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Reality Check on the Trayvon Martin Case

George Zimmerman has been charged with second-degree murder in the killing of Trayvon Martin. Since everyone agrees that Zimmerman shot an unarmed seventeen-year-old dead, this seems like a pretty reasonable move. If you kill someone with a handgun, especially someone who didn't have a weapon, you should probably expect to be arrested and tried.

Of course, Zimmerman may have a defense, and his lawyers will now have a chance to mount that defense. So it's good news all the way around. Those who complain that Zimmerman is "being tried in the media" should be happy that he will now be tried in court, and we can be done with all the hearsay and speculation. If Zimmerman was genuinely in reasonable fear for his life, he has a chance to establish the facts and end the argument. But I suspect that getting a day in court will not suffice for Zimmerman's supporters.


Even a few weeks ago, it looked like we were going to avoid the vitriolic national disagreements that have now become standard for almost any issue. The Republican presidential candidates, like the President, went on record saying that the shooting was a problem. And after all, it should be easy enough to agree that none of us want unarmed teenagers getting shot dead, and even easier to agree that when an armed person kills an unarmed person the police shouldn't just take the killer's word for what happened. But apparently, we can't agree about common-sense things anymore, and Zimmerman now has some passionate defenders on the right, who complain that he is a victim of injustice. One of their main complaints is that he has been "tried in the media."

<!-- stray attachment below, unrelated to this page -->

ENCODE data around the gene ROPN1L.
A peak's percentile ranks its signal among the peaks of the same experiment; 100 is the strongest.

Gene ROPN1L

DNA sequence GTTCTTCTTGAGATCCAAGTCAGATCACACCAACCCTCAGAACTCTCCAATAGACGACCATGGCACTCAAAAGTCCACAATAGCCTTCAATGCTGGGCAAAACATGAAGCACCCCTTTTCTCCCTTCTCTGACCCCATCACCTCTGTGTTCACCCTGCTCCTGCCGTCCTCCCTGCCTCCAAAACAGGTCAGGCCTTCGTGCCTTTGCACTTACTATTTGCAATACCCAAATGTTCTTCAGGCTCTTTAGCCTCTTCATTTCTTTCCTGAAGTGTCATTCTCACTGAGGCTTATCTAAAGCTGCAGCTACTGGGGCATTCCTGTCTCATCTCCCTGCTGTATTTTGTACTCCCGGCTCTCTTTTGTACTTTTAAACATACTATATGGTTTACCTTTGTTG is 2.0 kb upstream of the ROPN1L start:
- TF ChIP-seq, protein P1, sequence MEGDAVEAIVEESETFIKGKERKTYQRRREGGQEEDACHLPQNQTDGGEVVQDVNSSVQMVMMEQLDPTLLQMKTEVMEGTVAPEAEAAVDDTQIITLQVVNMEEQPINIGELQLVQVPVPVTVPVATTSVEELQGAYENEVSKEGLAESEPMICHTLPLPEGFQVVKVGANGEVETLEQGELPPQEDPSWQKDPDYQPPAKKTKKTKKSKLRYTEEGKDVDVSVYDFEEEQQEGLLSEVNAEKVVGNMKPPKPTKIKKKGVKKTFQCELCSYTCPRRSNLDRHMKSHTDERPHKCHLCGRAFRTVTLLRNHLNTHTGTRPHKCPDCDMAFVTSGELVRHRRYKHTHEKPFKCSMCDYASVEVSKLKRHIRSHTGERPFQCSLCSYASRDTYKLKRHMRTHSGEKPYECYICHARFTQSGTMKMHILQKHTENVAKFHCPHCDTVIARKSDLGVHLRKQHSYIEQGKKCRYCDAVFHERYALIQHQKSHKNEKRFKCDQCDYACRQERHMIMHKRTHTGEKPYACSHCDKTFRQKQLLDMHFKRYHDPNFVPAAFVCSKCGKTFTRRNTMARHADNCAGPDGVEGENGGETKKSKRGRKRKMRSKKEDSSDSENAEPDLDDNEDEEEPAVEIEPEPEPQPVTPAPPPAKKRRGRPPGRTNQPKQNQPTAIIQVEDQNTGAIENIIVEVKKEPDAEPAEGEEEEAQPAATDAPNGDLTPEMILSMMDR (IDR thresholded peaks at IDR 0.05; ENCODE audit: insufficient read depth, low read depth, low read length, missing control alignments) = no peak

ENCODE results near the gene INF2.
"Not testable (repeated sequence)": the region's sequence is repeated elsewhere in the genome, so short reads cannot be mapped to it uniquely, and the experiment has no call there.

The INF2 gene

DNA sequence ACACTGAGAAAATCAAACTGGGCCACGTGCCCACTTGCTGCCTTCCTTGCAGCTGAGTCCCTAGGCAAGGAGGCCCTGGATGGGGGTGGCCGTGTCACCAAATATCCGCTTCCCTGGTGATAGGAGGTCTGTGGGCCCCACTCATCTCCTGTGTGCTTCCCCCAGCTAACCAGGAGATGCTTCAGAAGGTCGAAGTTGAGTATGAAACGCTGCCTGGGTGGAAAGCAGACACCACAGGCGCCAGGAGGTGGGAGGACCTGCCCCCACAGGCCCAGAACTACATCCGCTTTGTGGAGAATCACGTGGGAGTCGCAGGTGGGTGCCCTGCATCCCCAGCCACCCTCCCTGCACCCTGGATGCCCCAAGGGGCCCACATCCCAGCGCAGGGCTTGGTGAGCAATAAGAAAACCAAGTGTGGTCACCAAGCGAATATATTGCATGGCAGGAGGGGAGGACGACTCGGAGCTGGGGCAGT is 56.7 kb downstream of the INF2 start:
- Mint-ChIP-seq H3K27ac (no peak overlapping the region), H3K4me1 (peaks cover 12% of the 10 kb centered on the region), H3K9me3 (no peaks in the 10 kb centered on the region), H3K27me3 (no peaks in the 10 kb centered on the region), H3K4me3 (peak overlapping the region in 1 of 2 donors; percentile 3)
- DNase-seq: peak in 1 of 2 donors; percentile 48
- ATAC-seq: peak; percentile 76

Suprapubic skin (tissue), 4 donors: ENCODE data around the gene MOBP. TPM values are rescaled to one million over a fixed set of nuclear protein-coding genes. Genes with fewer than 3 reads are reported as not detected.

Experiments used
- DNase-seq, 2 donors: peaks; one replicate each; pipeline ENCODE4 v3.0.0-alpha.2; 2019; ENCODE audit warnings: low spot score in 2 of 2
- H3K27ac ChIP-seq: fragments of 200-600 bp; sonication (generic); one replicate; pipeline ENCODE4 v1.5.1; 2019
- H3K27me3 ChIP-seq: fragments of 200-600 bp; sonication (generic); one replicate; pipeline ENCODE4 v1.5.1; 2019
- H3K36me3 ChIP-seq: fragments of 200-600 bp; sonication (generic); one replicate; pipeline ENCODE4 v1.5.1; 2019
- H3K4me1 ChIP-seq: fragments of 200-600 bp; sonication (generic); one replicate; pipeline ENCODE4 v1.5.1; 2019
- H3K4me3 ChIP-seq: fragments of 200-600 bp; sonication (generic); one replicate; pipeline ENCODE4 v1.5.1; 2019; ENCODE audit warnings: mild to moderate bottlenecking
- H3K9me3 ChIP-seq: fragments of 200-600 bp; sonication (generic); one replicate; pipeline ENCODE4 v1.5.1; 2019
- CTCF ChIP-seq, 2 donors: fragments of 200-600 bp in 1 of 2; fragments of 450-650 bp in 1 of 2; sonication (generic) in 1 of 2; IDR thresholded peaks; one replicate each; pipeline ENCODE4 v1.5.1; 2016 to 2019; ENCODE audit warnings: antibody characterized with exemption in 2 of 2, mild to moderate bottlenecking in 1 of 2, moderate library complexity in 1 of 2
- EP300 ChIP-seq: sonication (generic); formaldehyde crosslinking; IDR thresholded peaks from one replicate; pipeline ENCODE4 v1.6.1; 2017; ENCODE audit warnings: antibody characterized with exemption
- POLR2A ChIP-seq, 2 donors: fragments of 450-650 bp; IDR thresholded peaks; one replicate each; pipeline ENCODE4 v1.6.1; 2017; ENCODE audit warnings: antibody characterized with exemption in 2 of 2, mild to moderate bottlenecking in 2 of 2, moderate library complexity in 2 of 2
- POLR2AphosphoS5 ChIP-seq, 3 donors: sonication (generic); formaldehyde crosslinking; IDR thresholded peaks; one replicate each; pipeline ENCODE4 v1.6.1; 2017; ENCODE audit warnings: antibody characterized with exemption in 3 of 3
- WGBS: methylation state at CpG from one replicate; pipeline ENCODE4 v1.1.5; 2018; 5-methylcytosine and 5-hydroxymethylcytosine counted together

So let's recap a few common-sense facts:

1) The media furor has not been hampering the investigation. The media furor made the investigation happen. When Trayvon Martin was killed, on February 26, the Sanford Police seem to have done much, much less than a standard homicide investigation. It took weeks of mounting public pressure to get a special prosecutor appointed to give the case a real, hard look. And the case did deserve that hard look. The media furor comes from the Sanford Police not doing their jobs.

2) Being investigated when you shoot an unarmed person dead is not an outrageous result. Being indicted for shooting an unarmed person is not an outrageous result either.

3) Zimmerman's supporters have been playing the press assiduously, largely through attempts to disparage Trayvon Martin's character, and Zimmerman himself recently phoned Sean Hannity to talk about the case. (This is according to Zimmerman's former lawyers, and has been confirmed by Hannity.)

4) The antidote to a media trial is a genuine trial, whose result will either punish Zimmerman for a crime or free him from this charge forever.

5) When you kill an unarmed person with a gun, you should expect that your story gets some scrutiny. Everyone is innocent until proven guilty, but no one gets to kill someone else with no questions asked.

While mostly agree,